Accountability is for everyone
Shared accountability is one of those phrases that could be a buzzword if it wasn’t such a large part of the success of nonprofit organizations. It’s a phrase that is too easily glossed over by staff and a phrase that holds the key to meeting your mission.
Everyone on your staff needs to understand shared accountability and why it is necessary to be successful. As nonprofit leaders, we are charged with teaching volunteers to embrace the idea of being held responsible without making them feel like they report to us – because they don’t. Staff members can’t blame volunteers when things go wrong and we have to give them all the glory when they go right. We have to get them to own the goals and be willing to do whatever it takes to get results. None of these things are easy, so why don’t we just take charge and hold ourselves accountable?
Why shared accountability is important for your staff
Shared accountability is a huge factor in the success of anything a nonprofit does. If staff members own an event, a goal, or a program in its entirety it won’t be long before that person is the only one left standing. Volunteers who aren’t invested won’t stick around for long.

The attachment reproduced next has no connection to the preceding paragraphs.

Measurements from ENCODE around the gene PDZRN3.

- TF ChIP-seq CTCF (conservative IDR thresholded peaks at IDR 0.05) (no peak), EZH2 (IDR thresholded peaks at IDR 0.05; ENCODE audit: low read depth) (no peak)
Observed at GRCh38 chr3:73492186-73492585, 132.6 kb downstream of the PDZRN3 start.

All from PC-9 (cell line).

No staff person can meet goals without the help of the board and lead volunteers. Staff members should be held accountable for finding key people and bringing them to the table. The key people at the table should be held accountable for taking the right steps to ensure success. A staff member that is alone at the table will fail. A staff member that fails will leave.
Why shared accountability is important for your organization
In order for an organization to be effective in fundraising they must have good volunteers who accept shared accountability for goals. Without them an organization will not grow. Top level volunteers and board members are involved because they have a link and interest in what you do. More than likely, whatever your organization does impacts them personally. If you don’t get them to accept responsibility, however, you’re left with little more than someone who thinks what you do is a good cause.
Volunteers and board members who aren’t given accountability may care about your mission, but they won’t care how you meet it. Without someone championing the cause and bringing more of the right people to the table, you can’t sustain growth.
A lack of accountability also creates an “us and them” mentality for volunteers. If staff members hold all the decision making power and all the responsibility for meeting goals, your volunteers will start thinking in terms of “us” – the volunteers – and “them” – the staff. Sharing the accountability forms a “we” mindset. The volunteers become a vital part of the organization and know if they don’t succeed, the mission won’t be fulfilled.
Success comes much quicker when a nonprofit has staff and volunteers who are sharing accountability. An organization that has multiple people taking ownership of outcomes will be able to build sustainable programs and long lasting revenue streams.
Are your volunteers and staff holding themselves and each other accountable for goals and success? Find out more about the volunteer, staff and board trainings I offer that will teach accountability and boost success. Email email@example.com and find out how I can help your organization meet its objectives.